One of the key differences between successful people and unsuccessful people is that the former want to see others succeed while the latter secretly hope others fail…
Is there any hope?” An old man asked while watching a group of teenagers. His face was full of despondency and whilst shaking his head, he queried: “Who will pass on the baton?” He then went into a tirade, lamenting at how Westernisation has snatched from Africans the virtue of mentoring the young.
He called to mind days of yore, when his elders sat him down and impacted to him the ways of the land and when his time came, he did not fail the generation that came immediately after him. Now he wonders when the rain started beating us.
He then stood up, looked around him in oblivion and walked away muttering to himself. But the message had hit home – now, more than ever, is the time to pass the baton through mentorship.
That mentorship helps to shape the future is in no doubt. In mentorship, a more knowledgeable or experienced individual seeks to guide a less knowledgeable or less experienced individual so that he/she might reach her full potential.
The age of the mentor does not matter for as long as the person has a certain area of expertise that may benefit the mentee (the person being mentored). Mentorship is best exemplified in the Bible where we encounter Moses grooming Joshua for leadership role.
Hence Joshua’s successful leadership could be attributed in part to Moses’ tutelage. We should thus draw from Moses’ grooming of Joshua the principles of succession planning.
One thing that is striking about our Indian brothers and sisters is their ability to mentor their young ones. It is common to find a middle-aged Indian man at his shop being assisted by his son or daughter and sure enough, when age catches up with him, you will find his son managing the shop with his young one. Undeniably, they have mastered the art of mentoring their young ones, and we ought to borrow a leaf from them.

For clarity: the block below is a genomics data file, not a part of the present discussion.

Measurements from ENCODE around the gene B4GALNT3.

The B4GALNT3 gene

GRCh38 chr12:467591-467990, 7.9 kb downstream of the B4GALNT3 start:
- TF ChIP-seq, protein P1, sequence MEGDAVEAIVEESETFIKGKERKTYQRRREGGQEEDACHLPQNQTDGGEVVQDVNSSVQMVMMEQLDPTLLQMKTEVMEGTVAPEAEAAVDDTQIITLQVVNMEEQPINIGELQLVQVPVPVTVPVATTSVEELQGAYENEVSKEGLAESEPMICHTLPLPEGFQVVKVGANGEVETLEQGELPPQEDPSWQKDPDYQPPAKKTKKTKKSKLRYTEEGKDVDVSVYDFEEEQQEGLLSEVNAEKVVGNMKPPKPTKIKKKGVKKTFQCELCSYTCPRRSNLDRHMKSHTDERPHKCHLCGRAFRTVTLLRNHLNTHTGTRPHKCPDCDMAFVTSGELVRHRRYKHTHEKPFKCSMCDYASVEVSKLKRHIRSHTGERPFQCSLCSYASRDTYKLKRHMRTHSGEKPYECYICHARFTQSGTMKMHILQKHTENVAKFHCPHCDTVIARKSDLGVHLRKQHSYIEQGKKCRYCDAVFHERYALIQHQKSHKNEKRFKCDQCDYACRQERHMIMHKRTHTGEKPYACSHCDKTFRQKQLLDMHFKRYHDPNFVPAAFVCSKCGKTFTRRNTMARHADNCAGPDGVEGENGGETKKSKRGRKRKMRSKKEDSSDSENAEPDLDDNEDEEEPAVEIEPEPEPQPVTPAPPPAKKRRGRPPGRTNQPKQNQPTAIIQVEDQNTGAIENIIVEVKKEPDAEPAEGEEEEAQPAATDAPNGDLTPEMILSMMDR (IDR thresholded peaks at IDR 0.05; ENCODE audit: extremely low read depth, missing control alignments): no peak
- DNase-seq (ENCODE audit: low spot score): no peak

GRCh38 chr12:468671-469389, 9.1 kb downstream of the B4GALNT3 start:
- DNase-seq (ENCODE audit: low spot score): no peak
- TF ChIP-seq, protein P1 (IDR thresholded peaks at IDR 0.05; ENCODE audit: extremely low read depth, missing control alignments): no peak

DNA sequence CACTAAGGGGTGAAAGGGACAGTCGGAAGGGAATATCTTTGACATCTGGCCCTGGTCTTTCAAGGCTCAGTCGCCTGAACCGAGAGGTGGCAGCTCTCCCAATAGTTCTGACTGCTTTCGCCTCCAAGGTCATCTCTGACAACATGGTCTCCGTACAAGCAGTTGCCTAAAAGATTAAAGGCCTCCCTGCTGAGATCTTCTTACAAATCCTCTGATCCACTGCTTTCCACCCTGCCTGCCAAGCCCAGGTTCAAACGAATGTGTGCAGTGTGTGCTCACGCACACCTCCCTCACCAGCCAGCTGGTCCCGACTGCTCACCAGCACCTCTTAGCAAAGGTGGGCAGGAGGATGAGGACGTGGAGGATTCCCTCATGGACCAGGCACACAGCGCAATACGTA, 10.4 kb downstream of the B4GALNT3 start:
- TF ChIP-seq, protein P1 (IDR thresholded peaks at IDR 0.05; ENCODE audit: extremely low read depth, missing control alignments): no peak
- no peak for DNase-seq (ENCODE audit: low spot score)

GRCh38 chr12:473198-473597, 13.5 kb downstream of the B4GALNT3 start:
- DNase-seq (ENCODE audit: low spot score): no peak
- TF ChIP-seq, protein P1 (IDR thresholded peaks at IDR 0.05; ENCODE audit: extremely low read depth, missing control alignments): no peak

A story is told of a very rich man who spent his heydays amassing wealth through diligence. Indeed, he was so wealthy that his family lacked nothing. When he passed on, his children automatically inherited their father’s wealth.
Unfortunately, the rich man had not taught his children the values of self-discipline and they squandered that which their father had worked his tail off. In the end, the only piece of land they had remained with was a small patch where the remains of their father had been interred. This sums up the need to mentor our children to grow up into responsible people.
One of the key differences between successful people and unsuccessful people is that the former want to see others succeed while the latter secretly hope others fail. Hence to be a mentor calls for a lot of selflessness. Admittedly, there is a lot of satisfaction that emanates from watching your mentee reach his/her full potential. And when you breathe your last, you die a happy person knowing that you have left the world in good hands.
Virtually all spheres in our life require mentorship, whether it is in marriage, career, studies, you name it. A good mentor thus commits to the cause, has a listening ear, is patient, is open minded and compassionate, is a role model and above all, invests in the mentee. Take up the clarion call and be a mentor to those who look up to you. And as they say, advice is cheap, but mentorship is worth its weight in gold. Go on; adopt a mentee.
in November 2015